Formula One and the FIA have outlined proposals for the next generation of power units (PU), aimed at improving noise, reducing costs and making the sport a more level playing field.

The plans - intended to come into being in 2021 - were announced at a summit in Paris, attended by the FIA, F1 owners Liberty Media and representatives from current and potential manufacturers.

An FIA statement explained: "In line with the objectives outlined by the FIA for the future of these regulations, which include a reduction in cost, maintaining road relevance with hybrid technology and improving the sound of the cars and the appeal for the fans, manufacturer representatives were presented with a roadmap for the development of the next generation of regulations.

"The proposals shared today have been developed jointly by the FIA and by F1 using data and input from teams, power unit suppliers and outside experts, and the overall framework for the 2021 power unit definition will be in place and published by the FIA at the end of 2017.

"In order to uphold the objective of cost reduction, work will continue over the next 12 months to define certain elements of the power unit, but the design and development of the complete power unit will not be possible until all the information is released at the end of 2018. This aims to ensure that manufacturers continue to work on the current specification power unit.

"During the remaining part of 2017 and 2018, the FIA and F1 will also work with the teams to establish power unit test and development restrictions as well as other cost containment measures."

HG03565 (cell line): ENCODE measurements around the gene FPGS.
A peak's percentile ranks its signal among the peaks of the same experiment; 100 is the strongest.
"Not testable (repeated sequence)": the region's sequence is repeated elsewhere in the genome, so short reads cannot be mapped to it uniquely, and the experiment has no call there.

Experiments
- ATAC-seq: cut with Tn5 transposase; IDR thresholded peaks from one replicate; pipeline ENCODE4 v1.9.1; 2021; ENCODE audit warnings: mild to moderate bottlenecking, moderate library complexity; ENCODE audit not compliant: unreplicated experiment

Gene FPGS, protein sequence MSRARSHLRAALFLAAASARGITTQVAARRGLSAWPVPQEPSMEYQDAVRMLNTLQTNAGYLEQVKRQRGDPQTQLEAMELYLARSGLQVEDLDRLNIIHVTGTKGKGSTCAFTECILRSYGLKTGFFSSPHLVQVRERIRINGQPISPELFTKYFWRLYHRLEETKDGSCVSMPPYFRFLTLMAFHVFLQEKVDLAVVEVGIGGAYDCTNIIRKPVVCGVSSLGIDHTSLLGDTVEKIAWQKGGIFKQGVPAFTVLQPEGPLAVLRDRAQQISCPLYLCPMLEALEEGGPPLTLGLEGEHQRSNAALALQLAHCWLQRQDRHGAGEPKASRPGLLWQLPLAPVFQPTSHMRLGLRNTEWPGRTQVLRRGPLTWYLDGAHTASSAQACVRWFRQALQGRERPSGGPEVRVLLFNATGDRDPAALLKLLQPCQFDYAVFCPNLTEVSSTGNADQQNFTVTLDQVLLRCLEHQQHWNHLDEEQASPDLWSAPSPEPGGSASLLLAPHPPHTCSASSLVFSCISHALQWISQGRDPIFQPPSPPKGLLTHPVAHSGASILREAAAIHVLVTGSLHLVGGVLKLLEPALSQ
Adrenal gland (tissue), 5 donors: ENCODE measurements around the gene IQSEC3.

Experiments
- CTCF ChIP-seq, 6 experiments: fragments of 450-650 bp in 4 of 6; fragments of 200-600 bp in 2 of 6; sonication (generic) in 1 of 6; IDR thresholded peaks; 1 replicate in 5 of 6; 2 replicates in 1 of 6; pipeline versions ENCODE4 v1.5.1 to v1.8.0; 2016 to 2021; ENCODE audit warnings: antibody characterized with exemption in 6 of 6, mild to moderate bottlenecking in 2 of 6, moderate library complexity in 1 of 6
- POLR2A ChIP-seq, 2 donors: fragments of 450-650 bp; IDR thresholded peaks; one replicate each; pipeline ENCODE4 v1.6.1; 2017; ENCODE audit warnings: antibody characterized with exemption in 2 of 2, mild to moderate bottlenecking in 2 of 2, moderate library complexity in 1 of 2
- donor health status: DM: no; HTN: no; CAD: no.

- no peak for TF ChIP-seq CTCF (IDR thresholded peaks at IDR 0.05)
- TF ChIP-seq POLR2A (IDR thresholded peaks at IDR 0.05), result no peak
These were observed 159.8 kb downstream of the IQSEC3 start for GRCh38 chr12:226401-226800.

The reduction in noise has been one of the main criticisms of F1's hybrid era, with some fans believing the sound of the cars to be a major part of the sport's appeal.

"We've carefully listened to what the fans think about the current PU and what they would like to see in the near future, with the objective to define a set of regulations which will provide a powertrain that is simpler, cheaper and noisier and will create the conditions to facilitate new manufacturers to enter Formula One as powertrain suppliers and to reach a more levelled field in the sport," said F1 motorsports managing director Ross Brawn.

"The new F1 has the target to be the world's leading global sports competition married to state of the art technology. To excite, engage and awe fans of all ages but to do so in a sustainable manner.

"We believe that the future power unit will achieve this.

"The 2021 power unit is an example of the future way the FIA as regulators, F1 as commercial right holders, the teams and the manufacturers as stakeholders will work together for the common good of the sport."

Key features of new proposals:

- 1.6 litre, V6 Turbo Hybrid
- 3000rpm higher engine running speed range to improve the sound
- Prescriptive internal design parameters to restrict development costs and discourage extreme designs and running conditions
- Removal of the MGUH
- More powerful MGUK with focus on manual driver deployment in race together with option to save up energy over several laps to give a driver controlled tactical element to racing
- Single turbo with dimensional constraints and weight limits
- Standard energy store and control electronics
- High level of external prescriptive design to give ‘Plug-And-Play’ engine/chassis/transmission swap capability
- Intention to investigate tighter fuel regulations and limits on number of fuels used